We can do more from an educational point of view. Borrowing from “real” sciences we
have taken a very agnostic approach to teaching. But physicists do not teach to atoms and atoms do not
have free will. If they did, physicists would be concerned about how the atoms being instructed could
change their behavior and affect the universe. Experimental evidence (Wang et al, 2011; Cohn et al.,
2014) seems to suggest that we inadvertently do teach people how to behave and not in a good way.
For an academic economist the answer to the question raised in the title seems obvious. After all, there are
plenty of theories that explain the crucial role played by finance: from managing risk (Froote et al., 1993)
to providing valuable price signals (Hayek, 1945), from curbing agency problems (Jensen and Meckling,
1976) to alleviating informational asymmetries (Myers and Majluf, 1984). Furthermore, there is plenty of
evidence that finance fosters growth (e.g., Levine 2005), promotes entrepreneurship (Guiso et al, 2004;
Mollica and Zingales, 2008), favors education (Flug et al., 2008; and Levine and Rubinstein, 2014),
alleviates poverty and reduces inequality (Beck et al., 2007).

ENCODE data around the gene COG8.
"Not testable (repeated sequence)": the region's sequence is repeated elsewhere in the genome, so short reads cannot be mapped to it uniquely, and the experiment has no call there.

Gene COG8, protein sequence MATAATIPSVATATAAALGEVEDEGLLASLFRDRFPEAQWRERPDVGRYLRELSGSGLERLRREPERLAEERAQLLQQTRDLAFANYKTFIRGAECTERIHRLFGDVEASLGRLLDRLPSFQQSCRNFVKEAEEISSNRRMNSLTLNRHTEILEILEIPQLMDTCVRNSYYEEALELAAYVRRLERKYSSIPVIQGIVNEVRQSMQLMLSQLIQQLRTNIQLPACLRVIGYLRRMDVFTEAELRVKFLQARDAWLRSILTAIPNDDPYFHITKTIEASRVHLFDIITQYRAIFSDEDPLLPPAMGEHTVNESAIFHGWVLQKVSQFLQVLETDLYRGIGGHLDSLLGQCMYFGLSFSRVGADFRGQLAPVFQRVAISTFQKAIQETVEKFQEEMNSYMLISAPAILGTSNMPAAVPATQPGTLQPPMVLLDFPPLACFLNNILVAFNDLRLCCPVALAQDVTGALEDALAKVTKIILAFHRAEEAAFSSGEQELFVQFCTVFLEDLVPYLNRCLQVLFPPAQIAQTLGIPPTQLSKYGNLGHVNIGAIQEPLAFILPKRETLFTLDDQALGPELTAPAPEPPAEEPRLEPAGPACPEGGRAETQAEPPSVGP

Yet, this feeling is not shared by society at large. 57% of readers of The Economist (not a
particularly unsympathetic crowd) disagree with the statement that “financial innovation boosts economic
growth.” When asked “Overall, how much, if at all, do you think the US financial system benefits or hurts
the US economy?”, 48% of a representative sample of adult Americans respond that finance hurts the US
economy, only 34% say that it benefits it.1
This sentiment is not just the result of the crisis: throughout history finance has been perceived as
a rent-seeking activity. Prohibitions against finance date as far back as the Old Testament.2 The aftermath
of the 2007-08 financial crisis has only worsened this view. From Libor fixing to exchange rate
manipulation, from gold price rigging to outright financial fraud in subprime mortgages, not a day passes
without a news of a fresh financial scandal. After the financial crisis, Americans’ trust towards bankers
has dropped tremendously (Sapienza and Zingales, 2012) and has not yet fully recovered.
It is very tempting for us academics to dismiss all these feelings as the expression of ignorant
populism (Sapienza and Zingales, 2013). After all, we are the priests of an esoteric religion, only we
understand the academic scriptures and can appreciate the truths therein revealed. For this reason, we
almost wallow in public disdain and refuse to engage, rather than wonder whether there is any reason for
Voici une fiche de lecture consacré à un article du philosophe Emmanuel Kant, intitulé "Qu'est-ce que s'orienter dans la pensée ?" ...
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